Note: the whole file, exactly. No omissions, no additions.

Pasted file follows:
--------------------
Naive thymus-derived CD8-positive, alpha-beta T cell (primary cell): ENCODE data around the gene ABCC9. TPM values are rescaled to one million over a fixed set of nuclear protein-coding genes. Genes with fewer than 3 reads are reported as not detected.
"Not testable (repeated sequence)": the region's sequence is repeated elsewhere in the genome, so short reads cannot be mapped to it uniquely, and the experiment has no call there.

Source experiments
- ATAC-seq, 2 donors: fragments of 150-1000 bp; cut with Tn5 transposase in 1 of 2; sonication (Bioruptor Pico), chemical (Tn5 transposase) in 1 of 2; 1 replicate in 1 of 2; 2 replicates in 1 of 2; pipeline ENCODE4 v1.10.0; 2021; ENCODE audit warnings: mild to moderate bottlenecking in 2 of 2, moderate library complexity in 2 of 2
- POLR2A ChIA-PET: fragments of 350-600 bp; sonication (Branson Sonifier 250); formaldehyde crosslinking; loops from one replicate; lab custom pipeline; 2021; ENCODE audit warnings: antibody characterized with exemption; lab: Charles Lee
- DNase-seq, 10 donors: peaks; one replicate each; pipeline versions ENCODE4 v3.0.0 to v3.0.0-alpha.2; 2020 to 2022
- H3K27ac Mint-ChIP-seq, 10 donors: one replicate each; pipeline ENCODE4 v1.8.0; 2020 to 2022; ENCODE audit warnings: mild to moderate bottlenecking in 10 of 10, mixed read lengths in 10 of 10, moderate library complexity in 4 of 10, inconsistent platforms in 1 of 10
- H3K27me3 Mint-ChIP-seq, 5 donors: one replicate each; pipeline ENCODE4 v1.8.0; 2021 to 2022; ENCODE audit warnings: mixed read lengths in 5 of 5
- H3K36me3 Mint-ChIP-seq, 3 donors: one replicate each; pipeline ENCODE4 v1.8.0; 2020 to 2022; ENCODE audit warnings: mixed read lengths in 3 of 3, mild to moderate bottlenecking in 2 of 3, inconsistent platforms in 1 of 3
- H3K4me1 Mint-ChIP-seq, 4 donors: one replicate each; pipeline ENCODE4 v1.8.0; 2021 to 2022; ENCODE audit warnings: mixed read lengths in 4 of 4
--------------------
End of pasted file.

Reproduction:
Naive thymus-derived CD8-positive, alpha-beta T cell (primary cell): ENCODE data around the gene ABCC9. TPM values are rescaled to one million over a fixed set of nuclear protein-coding genes. Genes with fewer than 3 reads are reported as not detected.
"Not testable (repeated sequence)": the region's sequence is repeated elsewhere in the genome, so short reads cannot be mapped to it uniquely, and the experiment has no call there.

Source experiments
- ATAC-seq, 2 donors: fragments of 150-1000 bp; cut with Tn5 transposase in 1 of 2; sonication (Bioruptor Pico), chemical (Tn5 transposase) in 1 of 2; 1 replicate in 1 of 2; 2 replicates in 1 of 2; pipeline ENCODE4 v1.10.0; 2021; ENCODE audit warnings: mild to moderate bottlenecking in 2 of 2, moderate library complexity in 2 of 2
- POLR2A ChIA-PET: fragments of 350-600 bp; sonication (Branson Sonifier 250); formaldehyde crosslinking; loops from one replicate; lab custom pipeline; 2021; ENCODE audit warnings: antibody characterized with exemption; lab: Charles Lee
- DNase-seq, 10 donors: peaks; one replicate each; pipeline versions ENCODE4 v3.0.0 to v3.0.0-alpha.2; 2020 to 2022
- H3K27ac Mint-ChIP-seq, 10 donors: one replicate each; pipeline ENCODE4 v1.8.0; 2020 to 2022; ENCODE audit warnings: mild to moderate bottlenecking in 10 of 10, mixed read lengths in 10 of 10, moderate library complexity in 4 of 10, inconsistent platforms in 1 of 10
- H3K27me3 Mint-ChIP-seq, 5 donors: one replicate each; pipeline ENCODE4 v1.8.0; 2021 to 2022; ENCODE audit warnings: mixed read lengths in 5 of 5
- H3K36me3 Mint-ChIP-seq, 3 donors: one replicate each; pipeline ENCODE4 v1.8.0; 2020 to 2022; ENCODE audit warnings: mixed read lengths in 3 of 3, mild to moderate bottlenecking in 2 of 3, inconsistent platforms in 1 of 3
- H3K4me1 Mint-ChIP-seq, 4 donors: one replicate each; pipeline ENCODE4 v1.8.0; 2021 to 2022; ENCODE audit warnings: mixed read lengths in 4 of 4